And I said, well, I think you're probably overcall it, but I'm in so much pain, I will get it removed. So I promptly called Dr. Iris Wareheim, also blessing, [00:10:00] wonderful GYN oncology surgeon who said, probably it's gonna be benign given your history, endometriosis in the past, all your symptoms, you. Yes, I agree. 

But we have to take it out and you have to be prepared that it could be cancer. So we had the whole conversation about potentially removing everything. I was 46, I was done having children. I no longer needed any of my pelvic organs as far as I was concerned. I woke up from surgery being told, lo and behold, the frozen pathology, which is what they do immediately intra intraoperatively to see if it's cancer. 

They do a quick, like is it, is it not? Yes, it was cancer, but it was a borderline tumor initially, meaning just had been on the verge of. Um, unfortunately that was not correct, and that happens sometimes. We know that that's a just preliminary test and that the final pathology will be different. Long story short, my final pathology was, um, endometrioid ovarian cancer, which is when endometriosis turns into ovarian cancer, which is, again, [00:11:00] very rare, but another reason to be vigilant in the face of endometriosis, which we're now learning more and more about, more to come soon, where I get to talk more about endometriosis because of some projects that I'm working on. 

Um, I ended up being told by Dr. Wertheim five days after my surgery. As it turns out, you have ovarian cancer. It is stage two, but guess what? You're gonna be okay. You're gonna need 18 weeks of chemo, but you're gonna be fine. And I said to her, okay, as long as I'm gonna be fine because my parents cannot outlive me, because that would be bad for them, 

And here's the truth. It sucked. I had a bladder perforation. I had a wound opening. I had to use a wound vac. It was all shades of sucky. I had a catheter in for two straight weeks, like there was some bad stuff. June, when it comes, you're gonna hear all about it, but within the suck, what do I always say? 

There was beauty within the suck. So many good things came. I made these rubber bracelets that [00:12:00] say, embrace the suck and move the fuck on. I made some amazing new friends in my life. I just, I changed how I wrangled my brain and my mind. I mean, truly the most important thing I think I actually took away, well, I shouldn't even say the most important thing.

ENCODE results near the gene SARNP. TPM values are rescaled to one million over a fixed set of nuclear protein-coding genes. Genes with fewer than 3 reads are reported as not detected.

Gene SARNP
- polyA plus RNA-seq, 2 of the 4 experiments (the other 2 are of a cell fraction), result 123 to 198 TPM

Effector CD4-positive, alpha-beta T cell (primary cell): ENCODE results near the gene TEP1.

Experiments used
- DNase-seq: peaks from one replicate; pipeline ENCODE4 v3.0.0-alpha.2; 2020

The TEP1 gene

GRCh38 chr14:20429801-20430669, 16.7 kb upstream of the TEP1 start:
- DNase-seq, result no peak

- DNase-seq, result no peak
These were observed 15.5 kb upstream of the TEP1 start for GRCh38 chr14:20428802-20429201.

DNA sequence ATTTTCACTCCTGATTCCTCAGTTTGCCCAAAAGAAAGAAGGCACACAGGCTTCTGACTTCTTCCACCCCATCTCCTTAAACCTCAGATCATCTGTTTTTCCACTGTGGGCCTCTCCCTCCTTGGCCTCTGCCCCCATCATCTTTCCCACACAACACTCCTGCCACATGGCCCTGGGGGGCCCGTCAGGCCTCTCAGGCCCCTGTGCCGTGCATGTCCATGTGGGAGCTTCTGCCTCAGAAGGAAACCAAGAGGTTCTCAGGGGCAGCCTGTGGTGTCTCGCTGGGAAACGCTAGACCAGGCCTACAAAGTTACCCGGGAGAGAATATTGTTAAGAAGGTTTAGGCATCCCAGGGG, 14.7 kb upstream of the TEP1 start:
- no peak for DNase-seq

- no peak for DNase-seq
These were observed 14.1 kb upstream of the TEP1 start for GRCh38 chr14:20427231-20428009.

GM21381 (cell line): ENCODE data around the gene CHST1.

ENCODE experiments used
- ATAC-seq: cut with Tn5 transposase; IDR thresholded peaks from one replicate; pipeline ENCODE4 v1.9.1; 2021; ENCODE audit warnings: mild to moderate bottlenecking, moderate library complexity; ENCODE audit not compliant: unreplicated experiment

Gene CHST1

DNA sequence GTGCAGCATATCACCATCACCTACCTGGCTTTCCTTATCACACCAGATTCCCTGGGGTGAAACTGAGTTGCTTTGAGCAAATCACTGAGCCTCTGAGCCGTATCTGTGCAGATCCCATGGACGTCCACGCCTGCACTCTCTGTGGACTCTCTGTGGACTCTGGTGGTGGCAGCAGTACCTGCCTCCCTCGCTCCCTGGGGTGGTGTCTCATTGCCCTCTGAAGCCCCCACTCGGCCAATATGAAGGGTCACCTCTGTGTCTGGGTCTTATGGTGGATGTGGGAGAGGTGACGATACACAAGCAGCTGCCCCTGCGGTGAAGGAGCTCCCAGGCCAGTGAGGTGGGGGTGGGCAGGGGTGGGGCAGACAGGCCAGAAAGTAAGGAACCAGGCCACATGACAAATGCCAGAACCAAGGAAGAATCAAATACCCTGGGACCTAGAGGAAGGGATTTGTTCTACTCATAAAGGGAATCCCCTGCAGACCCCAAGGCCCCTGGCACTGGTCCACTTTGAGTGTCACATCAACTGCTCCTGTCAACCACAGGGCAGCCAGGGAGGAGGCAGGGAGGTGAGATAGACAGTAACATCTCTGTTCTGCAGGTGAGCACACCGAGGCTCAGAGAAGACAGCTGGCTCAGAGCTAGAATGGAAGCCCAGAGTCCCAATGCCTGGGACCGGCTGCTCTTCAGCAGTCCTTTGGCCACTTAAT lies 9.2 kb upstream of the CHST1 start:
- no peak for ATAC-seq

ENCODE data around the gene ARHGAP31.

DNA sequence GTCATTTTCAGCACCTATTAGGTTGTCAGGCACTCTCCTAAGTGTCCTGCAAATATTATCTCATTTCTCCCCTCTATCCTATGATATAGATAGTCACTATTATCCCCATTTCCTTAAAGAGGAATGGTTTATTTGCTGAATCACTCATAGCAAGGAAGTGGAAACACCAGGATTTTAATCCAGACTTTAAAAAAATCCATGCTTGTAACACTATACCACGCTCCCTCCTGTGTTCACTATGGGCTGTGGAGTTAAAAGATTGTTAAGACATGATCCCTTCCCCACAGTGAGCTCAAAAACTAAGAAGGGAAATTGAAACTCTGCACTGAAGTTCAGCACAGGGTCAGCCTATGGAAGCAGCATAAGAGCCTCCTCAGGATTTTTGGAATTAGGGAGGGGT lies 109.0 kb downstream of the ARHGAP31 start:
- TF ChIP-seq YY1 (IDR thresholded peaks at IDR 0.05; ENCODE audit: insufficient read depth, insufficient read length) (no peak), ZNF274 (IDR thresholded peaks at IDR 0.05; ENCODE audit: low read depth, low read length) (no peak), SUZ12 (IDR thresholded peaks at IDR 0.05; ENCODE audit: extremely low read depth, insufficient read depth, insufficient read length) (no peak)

There were so many nuggets. I took away so many nuggets. I had just finished that weekend that I had my surgery. Basically, I had just finished an integrative masters. On integrative health and healing, which was magical with eight women in my cohort that I adore. And I just learned so much as I like converged, like how bizarre to converge on integrative health and healing as I got diagnosed. 

And it was truly integration because I took my toxic chemotherapy and then did all kinds of other integrative modalities. And what I really learned so many different ways was that it's. About how we choose to go forward. We are all gonna have crap. Every single person who is watching me right now, [00:13:00] every single person I meet on a daily basis has shit in their life. 

Many people have it far worse than I do, and I know that, and I am grateful for what I've got. But I can choose to be all weepy about it, and I can choose to be like, I am going to like make the. , the best lemon shot in the world over this fucking lemon, right? So when people say to me, oh, did you learn life is short? 

It's one of those other things I hate. Nope, I did not learn. Life is short. Here's what I learned. If life is short and I'm gonna die tomorrow, I had a great fucking life. Right? But you know what I learned Life is long and even more so, if life is short and I die tomorrow, what the fuck? I did it. I had a great. 

Bye. I'm done, right? And if there is a heaven, it's gonna be amazing. See you on the other side. And I think there is. But what I learned even more importantly, and this is the most important thing, life is long. And if I'm right and life is long, then you better live the shit out of [00:14:00] it. You gotta make yourself happy. 

If life is long, you do not wanna live on this earth as a miserable fucking person. And this is what makes me weepy thinking about it. There are a lot of mean. Miserable people on this earth. So what I learned is not life is short. Cuz if life is short and you die tomorrow, good riddens. If there's hell, you're going there. 

If there's heaven, we'll see you on the other side. If there's nothing, then who cares. But if life is long, which I believe it is, then you had better make it. Uh, amazing. Be nicer, be kinder, be better, be more engaged. Right? Live better. And I don't mean. I don't even know what I mean by live better other than just be more gracious, be more loving, be more, be more with people, right? 

So that's it. Happy birthday to me. Be nicer to each other. Everyone. Be nicer to each other on every level and you know what I mean? Every person knows what I mean. Bye.